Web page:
9. I actually left the lodge after we stopped having activities. When I joined we had at least 20 members at a meeting. After that Master left, the two that followed did zero activities. I even spoke with the incoming master and offered to help. He ignored me and did what he wanted. I left and so did about 15 others. The members know what they want to do, it’s the older members who want things a certain way that mess it up.
    Also, I was asked to fill in a seat one night last minute. I only had a sentence part so I agreed. I was corrected on the floor in front of everyone because I missed one word or said something not perfect. Last time I ever took a seat.
    Adapt or die is right. Just not sure they can do it.

    1. Thanks for sharing your experience. I understand your experience of the older members controlling the lodge. I really like the diversity of having the older members, but I don’t think should ignore the other age segments in the lodge. Our lodges need to understand that lodges are made up of different age groups and provide experiences to serve each group.

    2. Nick this type of thing is happening not only in lodge but OES and a lot of the other masonic organizations. There are members out there that can not memorize and are made to feel bad because of that. We have rituals and they need to be used when this happens. I would much rather have a person who can not memorize read their part and be a part of our organization than be humiliated and made to feel that they are less than the other members. A member who can read their part with feeling and love, to me gives a better impression to the new member or to a member who has not been to a meeting in a long time than that member who has to be prompted every two words. Younger members don’t always have the time to get their parts memorized and when they are made to feel that if they don’t get their part memorized they are bad for the organization. They don’t want to come back and they don’t. Memorizing isn’t all there is when it comes to telling the stories of our organizations. Each of our rituals have a story to tell and when that flow is broken those stories can be hard to understand and make it difficult to reach that understanding. The youth I believe want to understand that story, but when they are humiliated because they don’t stand or say a word just right, you can’t blame them for not coming back. I have a lot more to say but for now I will stop.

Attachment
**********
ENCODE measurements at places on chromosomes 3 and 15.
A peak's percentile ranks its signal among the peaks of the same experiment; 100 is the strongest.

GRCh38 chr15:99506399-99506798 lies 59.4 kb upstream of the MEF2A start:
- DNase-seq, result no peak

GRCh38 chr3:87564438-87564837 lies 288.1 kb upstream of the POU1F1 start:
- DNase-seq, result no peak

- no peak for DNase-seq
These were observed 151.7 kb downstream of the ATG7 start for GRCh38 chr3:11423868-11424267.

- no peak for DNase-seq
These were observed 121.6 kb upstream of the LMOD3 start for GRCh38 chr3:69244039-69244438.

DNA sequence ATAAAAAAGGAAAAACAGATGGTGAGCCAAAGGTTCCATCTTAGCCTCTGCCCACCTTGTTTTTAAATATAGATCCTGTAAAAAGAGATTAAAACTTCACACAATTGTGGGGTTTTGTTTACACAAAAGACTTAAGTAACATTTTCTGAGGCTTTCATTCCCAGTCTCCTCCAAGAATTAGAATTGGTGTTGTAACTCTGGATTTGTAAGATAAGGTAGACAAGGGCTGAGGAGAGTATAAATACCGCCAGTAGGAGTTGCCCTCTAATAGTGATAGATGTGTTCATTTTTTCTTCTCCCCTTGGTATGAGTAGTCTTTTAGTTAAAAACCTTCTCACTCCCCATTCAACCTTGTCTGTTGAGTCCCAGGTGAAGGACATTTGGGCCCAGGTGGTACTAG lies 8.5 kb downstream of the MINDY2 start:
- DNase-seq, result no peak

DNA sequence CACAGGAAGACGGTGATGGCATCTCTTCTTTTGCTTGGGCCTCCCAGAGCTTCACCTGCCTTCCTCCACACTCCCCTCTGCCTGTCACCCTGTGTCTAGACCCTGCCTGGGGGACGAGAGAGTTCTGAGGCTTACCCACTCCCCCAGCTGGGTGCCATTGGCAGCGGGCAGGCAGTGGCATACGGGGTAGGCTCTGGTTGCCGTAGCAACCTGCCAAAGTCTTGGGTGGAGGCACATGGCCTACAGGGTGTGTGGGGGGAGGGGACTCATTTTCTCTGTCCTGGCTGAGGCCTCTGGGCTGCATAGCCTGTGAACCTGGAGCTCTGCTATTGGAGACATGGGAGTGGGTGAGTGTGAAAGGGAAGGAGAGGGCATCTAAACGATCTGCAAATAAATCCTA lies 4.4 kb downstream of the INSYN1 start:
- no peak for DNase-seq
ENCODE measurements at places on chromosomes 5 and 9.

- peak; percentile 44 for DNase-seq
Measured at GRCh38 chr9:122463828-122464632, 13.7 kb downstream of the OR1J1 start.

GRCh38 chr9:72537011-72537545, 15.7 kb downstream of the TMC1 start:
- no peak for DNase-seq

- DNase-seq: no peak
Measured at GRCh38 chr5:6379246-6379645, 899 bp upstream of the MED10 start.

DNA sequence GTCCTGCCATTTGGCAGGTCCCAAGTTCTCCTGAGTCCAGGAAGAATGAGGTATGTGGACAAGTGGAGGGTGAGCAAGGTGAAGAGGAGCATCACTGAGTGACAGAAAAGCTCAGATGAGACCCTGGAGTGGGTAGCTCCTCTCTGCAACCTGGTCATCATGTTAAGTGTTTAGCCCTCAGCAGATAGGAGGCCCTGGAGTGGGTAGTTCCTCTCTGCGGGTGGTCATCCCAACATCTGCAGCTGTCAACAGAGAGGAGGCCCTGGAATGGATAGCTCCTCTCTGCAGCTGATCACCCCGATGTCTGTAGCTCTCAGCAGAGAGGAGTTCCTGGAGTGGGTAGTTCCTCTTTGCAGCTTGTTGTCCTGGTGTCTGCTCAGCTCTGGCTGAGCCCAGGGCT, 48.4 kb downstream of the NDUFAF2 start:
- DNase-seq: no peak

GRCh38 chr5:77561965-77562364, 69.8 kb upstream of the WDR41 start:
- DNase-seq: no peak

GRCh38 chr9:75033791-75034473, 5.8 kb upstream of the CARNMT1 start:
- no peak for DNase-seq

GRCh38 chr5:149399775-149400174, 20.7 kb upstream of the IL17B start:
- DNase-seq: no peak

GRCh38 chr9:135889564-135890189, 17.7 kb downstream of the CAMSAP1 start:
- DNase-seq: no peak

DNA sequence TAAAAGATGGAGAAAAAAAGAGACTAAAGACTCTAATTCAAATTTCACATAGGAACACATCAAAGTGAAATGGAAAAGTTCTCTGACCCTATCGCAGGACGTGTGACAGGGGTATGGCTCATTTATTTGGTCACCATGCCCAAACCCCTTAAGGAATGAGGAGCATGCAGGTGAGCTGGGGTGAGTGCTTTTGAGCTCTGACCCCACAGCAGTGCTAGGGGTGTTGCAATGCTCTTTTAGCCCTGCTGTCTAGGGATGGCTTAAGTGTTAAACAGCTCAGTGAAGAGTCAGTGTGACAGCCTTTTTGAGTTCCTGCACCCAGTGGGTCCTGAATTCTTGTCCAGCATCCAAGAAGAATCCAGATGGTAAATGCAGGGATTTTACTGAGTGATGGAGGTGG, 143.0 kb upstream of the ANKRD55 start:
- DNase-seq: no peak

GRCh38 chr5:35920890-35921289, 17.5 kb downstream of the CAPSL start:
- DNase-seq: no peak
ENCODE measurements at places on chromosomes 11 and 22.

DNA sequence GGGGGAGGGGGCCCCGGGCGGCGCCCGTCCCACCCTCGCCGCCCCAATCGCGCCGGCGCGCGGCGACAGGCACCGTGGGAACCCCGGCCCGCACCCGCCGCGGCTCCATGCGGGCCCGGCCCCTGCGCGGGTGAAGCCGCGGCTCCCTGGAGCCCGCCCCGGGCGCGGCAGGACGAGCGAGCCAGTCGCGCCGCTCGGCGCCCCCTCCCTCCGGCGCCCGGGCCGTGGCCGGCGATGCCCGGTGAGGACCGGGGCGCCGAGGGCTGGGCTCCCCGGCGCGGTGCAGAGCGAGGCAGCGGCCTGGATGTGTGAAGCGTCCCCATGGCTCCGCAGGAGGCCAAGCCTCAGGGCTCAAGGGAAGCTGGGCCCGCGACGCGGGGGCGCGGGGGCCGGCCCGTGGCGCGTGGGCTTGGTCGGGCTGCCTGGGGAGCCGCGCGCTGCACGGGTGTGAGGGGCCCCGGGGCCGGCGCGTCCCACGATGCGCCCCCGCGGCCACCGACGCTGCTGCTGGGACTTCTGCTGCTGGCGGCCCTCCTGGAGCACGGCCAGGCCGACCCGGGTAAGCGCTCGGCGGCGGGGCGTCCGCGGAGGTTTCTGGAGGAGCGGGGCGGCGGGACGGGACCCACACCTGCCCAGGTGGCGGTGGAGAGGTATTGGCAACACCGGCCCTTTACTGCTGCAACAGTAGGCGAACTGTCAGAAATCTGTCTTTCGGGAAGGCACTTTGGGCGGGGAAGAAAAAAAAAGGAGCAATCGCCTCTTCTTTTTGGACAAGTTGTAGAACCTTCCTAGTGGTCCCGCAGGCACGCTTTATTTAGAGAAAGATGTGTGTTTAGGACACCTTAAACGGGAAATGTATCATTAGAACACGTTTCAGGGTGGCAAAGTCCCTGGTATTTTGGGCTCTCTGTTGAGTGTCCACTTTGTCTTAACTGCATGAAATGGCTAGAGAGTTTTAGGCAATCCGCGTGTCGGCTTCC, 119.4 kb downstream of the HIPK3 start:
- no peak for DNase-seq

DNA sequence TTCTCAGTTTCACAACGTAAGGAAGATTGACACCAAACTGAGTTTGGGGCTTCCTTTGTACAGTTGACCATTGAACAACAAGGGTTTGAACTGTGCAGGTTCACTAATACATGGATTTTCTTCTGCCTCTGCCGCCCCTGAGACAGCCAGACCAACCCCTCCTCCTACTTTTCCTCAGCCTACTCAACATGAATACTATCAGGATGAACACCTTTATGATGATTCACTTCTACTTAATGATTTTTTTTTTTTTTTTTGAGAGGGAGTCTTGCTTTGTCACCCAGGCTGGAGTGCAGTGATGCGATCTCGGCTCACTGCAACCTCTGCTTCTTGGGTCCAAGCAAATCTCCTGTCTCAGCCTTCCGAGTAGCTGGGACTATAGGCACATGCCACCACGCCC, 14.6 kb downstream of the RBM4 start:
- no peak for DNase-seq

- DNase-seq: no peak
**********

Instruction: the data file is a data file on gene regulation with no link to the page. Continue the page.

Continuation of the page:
1. Thanks for you comment. I know of a few members in my own lodge that have never taken an active role because they are not interested in the memory work required.

    3. Thank tou very much.Infact in my country Kenya things are not going well.First the Lodge members are the ones who discourages the membership .For sure i can say Freemasonry in Africa expecialy in Kenya highly secretive ,why do this guys cant feel proud being in the Oldest and Gratest Organisation why shouildn’t they be proud of their loved fraternity.Since i had the strong desire to be a mason it is almost a year now and no even a single mason in my local lodge is ready to listened to vews from deffrent petittioners.They always say they are busy to talk about masonry .Surely i regret to be in such a country that denies my greatest opportunity in life.

  10. I am one of these “Millennial Freemasons” you speak of. I’m a professional with a full-time job and another part-time job, in addition to being a PhD student. I live with the love of my life in an area where the cost of living is one of the highest in the US (and where the salaries don’t keep up). I don’t own a TV and I don’t like talking on the phone. I have had the same set of checks in my checkbook my entire life, I carry very little cash, and usually regard going to the bank as a waste of time. My laptop, phone, and car are the means with which I accomplish pretty much everything – and the three synch up seamlessly.

    So when you talk about the lifestyles of our young members, the demands they face, and how they have a lack of time – believe me, I get it.

    Like many younger Freemasons, I didn’t join to sit around, smoke cigars, drink cheap beer, and piss in guys’ pockets; I drink or smoke, nor do I like sitting around for extended periods of time being unproductive. I joined Freemasonry to learn, to be of service, and to find good, like-minded men.

    Over the course of the last eight years, I have been driven away from some aspects of Freemasonry and drawn to closer to others. For example, I joined the Scottish Rite and was a charter member/principal officer of a chapter of Knights of Saint Andrew (KSA). The Orient and Valley “leadership,” rather than being supportive and empowering the Knights, let their egos get in the way and revoked the chapter’s charter under the pretext of lies (they wanted the chapter to have a constitution for show and not to actually follow, and to appoint a shadow government of puppets as the chapter’s officers). Such behavior was incredibly disgusting, especially within the context of Freemasonry. On the other hand, I have felt the love and support of the Brethren (excluding the Valley “leadership”) during times of hardship, and leaders within the Blue Lodge have gone out of their way to let me know that they care for me, trust me, and really listen when I speak. As a result, I have committed myself to being of service to the Lodge and taking care of those same people. I now serve as Secretary of my Blue Lodge and, even though I don’t really enjoy administrative tasks, find the job very rewarding because I know that I am contributing to the success of the Lodge and helping those I sincerely care about.